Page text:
mike oaktag I believe that a lot of handicappers forget about race dynamic's ( the way a race shapes up) but you can't tell me their's no such thing as a bias aided racetrack all you have to do is remember joe king from nyra those balcony tracks at belmont were fun!!
do u also take into consideration that the first 5 races may have had a closer or closers as the favorite, possibly even odds on in each race. a horse winning at 20-1 on front end 5 races in a row, over an odds on fav in each race,could very well be a speed bias. EVERYTHING HAS TOBE TAKEN INTO ACCOUNT
The idea that 200 games somehow clarifies a coach's ability to win a game is absurd. Teams play 16 regular season games a year in the NFL and up to an additional 4 games in the playoffs. Obviously over a stretch of 10-12 seasons, the make up of a team is going to vary widely. Even if a coach stays with the same franchise for that length of time, the personnel will have changed. Certainly there will have been more than three featured running backs, there either will have been significant turnover at the important quarterback position, or at least the franchise quarterback will have risen and fallen in his ability at the job. A smaller sample size will tell you how that team and its coach are doing now better than some distorting long view.
sometimes jockeys think thier is a speed bias and put thier horses on the lead....and then win. However often the horse wins simply because he was the best horse and would have won comming from 7 lengths back. This results in a false confirmation of a speed bias. Royal Delta in the BC Distaff is a good example.
I think thier is a BIG difference between having good speed and dueling 4 wide... then rallying 4 wide on the turn.
I've seen far too many days with a complete bias that this article make me scratch my head that it was actually published. Trying to bring statistical sample size into the argument to make it a legitimate argument seems to be reaching to make the point. Sure the best horse might win every race that day and those horses might all have the same running style, and maybe there are zero other horses in the race that had a chance to win with a different running style....sure....but I think your statistical sample size argument argues against that being a likely possibility. Ok maybe on some days you can't jump to a conclusion because the 1st 4 races were just stacked....but give the average handicapper a little credit to recognize thats the case. I'm not a big ground loss person at all and agree with this point. But your bias argument is poor at best. Tracks change frequently...weather, maintanence, etc all come into play on a daily basis. For some reason I think the article is simply trying to show that speed rules here in NA..and to prove that take a look at long term track bias...and ask any statistics professor to back up the claim. Instead try looking at breeding and the typical distance of races here and you'll get a better answer on why front runners are at an advantage. It has little to do with statistical track bias. Bias just helps further the stat that speed rules.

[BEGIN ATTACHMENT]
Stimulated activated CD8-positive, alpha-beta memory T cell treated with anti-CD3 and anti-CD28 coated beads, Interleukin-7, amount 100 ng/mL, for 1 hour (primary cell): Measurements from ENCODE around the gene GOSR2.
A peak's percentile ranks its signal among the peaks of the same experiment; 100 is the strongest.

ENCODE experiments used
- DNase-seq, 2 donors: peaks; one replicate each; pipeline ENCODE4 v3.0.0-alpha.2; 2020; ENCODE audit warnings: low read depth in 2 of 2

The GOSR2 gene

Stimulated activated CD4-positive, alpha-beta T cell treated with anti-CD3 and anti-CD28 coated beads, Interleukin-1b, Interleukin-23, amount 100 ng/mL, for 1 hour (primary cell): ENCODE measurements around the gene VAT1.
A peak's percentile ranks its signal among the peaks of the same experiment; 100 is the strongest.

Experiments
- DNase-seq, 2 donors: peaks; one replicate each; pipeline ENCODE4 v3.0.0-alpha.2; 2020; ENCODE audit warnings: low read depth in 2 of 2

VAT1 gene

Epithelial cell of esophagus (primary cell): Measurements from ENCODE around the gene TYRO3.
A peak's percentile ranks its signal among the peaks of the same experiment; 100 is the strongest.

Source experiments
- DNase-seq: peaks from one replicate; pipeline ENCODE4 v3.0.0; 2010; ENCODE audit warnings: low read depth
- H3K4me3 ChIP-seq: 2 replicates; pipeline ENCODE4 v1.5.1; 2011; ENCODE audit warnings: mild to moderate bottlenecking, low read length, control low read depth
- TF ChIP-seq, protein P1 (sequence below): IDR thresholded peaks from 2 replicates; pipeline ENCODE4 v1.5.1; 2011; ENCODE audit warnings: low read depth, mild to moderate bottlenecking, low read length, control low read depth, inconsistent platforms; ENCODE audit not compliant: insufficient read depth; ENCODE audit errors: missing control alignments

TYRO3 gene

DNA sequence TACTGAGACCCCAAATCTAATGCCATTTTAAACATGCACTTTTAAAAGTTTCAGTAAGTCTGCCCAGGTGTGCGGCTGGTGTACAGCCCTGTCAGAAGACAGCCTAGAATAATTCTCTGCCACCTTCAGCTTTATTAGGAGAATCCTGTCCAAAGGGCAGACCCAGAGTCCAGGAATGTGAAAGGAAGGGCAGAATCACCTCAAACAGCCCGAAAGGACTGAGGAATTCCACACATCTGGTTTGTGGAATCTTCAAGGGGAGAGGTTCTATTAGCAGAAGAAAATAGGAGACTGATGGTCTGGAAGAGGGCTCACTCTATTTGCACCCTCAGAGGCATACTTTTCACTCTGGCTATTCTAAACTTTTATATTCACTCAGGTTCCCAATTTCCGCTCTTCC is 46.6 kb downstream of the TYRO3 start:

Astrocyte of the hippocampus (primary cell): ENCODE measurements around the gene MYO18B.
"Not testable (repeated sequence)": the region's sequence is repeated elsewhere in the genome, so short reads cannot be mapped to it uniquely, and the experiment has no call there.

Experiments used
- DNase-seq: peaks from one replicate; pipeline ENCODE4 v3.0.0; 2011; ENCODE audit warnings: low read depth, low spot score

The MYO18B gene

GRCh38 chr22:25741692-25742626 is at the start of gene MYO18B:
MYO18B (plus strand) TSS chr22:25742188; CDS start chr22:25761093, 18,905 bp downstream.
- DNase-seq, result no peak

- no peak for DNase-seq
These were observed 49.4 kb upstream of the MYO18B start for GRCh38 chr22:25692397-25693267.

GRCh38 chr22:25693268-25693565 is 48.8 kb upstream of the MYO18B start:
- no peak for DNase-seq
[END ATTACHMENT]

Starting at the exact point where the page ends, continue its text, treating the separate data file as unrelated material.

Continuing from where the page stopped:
I agree with this article up to a point: the greater the sample size from which to derive information, the more accurate the information will be as regards indicating a 'trend,' in this case track bias. Take Philadelphia Park (Parx) as an example: the inside has been dead there for a long time. Jockeys seem to avoid it like the plague. If your horse is stuck on the inside, good-bye money: a horse will rally from the outside and beat you almost every time. Here's where I disagree with the article: Jockey's get hot; trainers get hot. For whatever reason, they're 'in the zone' for some period of time. Look at Rosario this spring. His win percentage at the Keeneland meet will not be reflective of his percentage for the entire year, but if you were betting Keeneland at that time you should have been cognizant of the fact he was on fire. Ed Feng's ideas are not wrong but I think they're useless from a handicapping standpoint. And we're all aware of the trainer who 'gets hot' (or gives hot shots): look at the recent Aqueduct numbers of the two NY trainers Jacobson and Rodriguez: whatever they claimed over the winter and ran right back won at an alarming rate. This statistic is not reflective of their over all training stats, but as a bettor betting at THAT TIME you did well if you were aware of this. Can anyone see how what I am saying contradicts the basic thesis of King's article? I took a lot of time to articulately compose my thoughts and I would appreciate comments. Thank you.
jockey is last thing to consider when handicapping
I thank you very much for ignoring track bias. Someone has to bet the wrong horse!
ok Preakness weekend ....turf course, any closers win? last Saturday notacatbutallama sure looked good on a fair course... tomorrow lets see how embarr does at colonial.